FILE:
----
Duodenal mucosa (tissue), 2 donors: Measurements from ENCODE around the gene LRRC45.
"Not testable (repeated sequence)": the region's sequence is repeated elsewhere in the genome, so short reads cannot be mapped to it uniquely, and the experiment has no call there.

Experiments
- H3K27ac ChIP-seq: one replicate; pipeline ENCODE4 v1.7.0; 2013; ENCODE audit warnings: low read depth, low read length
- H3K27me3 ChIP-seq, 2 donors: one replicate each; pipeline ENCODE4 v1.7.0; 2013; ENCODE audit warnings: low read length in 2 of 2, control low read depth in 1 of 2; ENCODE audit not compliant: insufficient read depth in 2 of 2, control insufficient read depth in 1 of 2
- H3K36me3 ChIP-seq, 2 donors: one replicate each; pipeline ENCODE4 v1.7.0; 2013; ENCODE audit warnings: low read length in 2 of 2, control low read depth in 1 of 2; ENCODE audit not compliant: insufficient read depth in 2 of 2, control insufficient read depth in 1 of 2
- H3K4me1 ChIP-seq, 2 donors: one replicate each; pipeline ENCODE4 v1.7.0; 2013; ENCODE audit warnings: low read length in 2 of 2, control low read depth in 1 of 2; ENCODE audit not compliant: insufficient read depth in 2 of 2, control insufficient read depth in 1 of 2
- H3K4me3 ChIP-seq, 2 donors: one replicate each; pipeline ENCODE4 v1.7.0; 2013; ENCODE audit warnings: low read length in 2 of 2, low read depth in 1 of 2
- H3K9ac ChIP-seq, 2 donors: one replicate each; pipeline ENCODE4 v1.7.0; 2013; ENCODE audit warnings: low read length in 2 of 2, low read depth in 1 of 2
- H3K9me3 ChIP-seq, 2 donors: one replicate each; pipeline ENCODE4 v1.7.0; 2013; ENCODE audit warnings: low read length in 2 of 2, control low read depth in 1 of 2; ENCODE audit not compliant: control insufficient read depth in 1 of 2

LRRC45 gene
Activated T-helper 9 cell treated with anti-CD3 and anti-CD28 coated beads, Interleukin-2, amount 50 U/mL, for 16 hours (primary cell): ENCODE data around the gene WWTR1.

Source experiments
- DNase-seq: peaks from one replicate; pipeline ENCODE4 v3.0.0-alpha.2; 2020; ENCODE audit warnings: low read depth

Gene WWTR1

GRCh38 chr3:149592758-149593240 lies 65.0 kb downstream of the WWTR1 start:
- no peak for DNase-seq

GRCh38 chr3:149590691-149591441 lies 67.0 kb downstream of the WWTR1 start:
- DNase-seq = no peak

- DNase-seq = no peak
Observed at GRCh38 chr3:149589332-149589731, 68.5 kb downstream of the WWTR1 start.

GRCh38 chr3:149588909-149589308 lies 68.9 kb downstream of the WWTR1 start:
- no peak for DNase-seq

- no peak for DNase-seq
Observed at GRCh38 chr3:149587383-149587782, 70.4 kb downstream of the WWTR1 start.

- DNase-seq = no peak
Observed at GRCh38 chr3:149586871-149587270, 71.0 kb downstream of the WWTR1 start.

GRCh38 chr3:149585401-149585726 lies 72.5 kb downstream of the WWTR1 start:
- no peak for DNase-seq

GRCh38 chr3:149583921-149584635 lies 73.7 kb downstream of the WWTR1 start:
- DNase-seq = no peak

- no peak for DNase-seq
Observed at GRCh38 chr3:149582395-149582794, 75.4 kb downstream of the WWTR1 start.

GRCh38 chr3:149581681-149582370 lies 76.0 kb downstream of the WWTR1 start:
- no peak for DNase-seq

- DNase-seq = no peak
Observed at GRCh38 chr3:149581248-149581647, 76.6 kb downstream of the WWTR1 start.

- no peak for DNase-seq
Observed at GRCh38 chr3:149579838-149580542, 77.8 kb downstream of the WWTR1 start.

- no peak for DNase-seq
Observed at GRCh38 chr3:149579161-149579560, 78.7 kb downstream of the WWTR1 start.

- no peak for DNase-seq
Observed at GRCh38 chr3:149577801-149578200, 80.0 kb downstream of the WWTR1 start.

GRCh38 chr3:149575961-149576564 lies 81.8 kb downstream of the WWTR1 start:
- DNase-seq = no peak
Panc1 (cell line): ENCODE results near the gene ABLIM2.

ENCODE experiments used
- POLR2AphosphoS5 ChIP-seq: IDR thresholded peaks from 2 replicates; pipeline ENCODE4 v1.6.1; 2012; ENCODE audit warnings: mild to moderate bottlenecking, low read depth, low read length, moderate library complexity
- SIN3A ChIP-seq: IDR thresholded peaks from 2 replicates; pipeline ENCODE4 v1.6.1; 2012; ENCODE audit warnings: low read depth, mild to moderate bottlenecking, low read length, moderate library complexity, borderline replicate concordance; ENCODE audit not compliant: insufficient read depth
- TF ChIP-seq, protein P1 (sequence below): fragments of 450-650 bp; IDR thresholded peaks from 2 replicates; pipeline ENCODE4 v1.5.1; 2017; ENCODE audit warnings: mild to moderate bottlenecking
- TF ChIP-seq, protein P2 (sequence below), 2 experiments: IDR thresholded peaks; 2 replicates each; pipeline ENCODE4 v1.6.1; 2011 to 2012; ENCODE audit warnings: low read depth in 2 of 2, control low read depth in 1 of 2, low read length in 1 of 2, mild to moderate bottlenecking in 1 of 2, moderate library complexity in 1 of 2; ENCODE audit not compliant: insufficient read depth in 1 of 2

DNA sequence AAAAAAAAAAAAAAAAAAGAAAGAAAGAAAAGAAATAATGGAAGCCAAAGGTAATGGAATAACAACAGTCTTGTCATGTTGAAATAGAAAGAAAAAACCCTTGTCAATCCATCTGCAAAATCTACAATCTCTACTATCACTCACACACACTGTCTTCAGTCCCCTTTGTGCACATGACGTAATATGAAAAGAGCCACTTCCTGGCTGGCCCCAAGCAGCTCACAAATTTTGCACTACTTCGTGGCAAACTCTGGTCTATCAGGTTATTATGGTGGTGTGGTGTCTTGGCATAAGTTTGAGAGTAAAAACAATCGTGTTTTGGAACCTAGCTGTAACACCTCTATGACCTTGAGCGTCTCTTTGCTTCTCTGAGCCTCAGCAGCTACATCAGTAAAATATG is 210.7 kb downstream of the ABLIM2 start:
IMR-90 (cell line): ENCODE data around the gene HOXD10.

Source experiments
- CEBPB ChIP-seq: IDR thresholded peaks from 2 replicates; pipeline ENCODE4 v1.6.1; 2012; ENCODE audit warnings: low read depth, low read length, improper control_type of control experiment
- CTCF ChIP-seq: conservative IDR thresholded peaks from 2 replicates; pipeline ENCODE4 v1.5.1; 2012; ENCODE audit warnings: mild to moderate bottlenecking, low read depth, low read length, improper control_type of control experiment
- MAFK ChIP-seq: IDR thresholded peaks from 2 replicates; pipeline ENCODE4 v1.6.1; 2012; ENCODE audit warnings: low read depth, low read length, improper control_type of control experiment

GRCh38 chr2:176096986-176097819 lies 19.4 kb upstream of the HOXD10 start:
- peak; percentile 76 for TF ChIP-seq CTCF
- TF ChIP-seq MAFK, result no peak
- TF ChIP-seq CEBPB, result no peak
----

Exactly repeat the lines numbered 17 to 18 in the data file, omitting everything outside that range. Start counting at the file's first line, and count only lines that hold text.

- no peak for DNase-seq

GRCh38 chr3:149590691-149591441 lies 67.0 kb downstream of the WWTR1 start: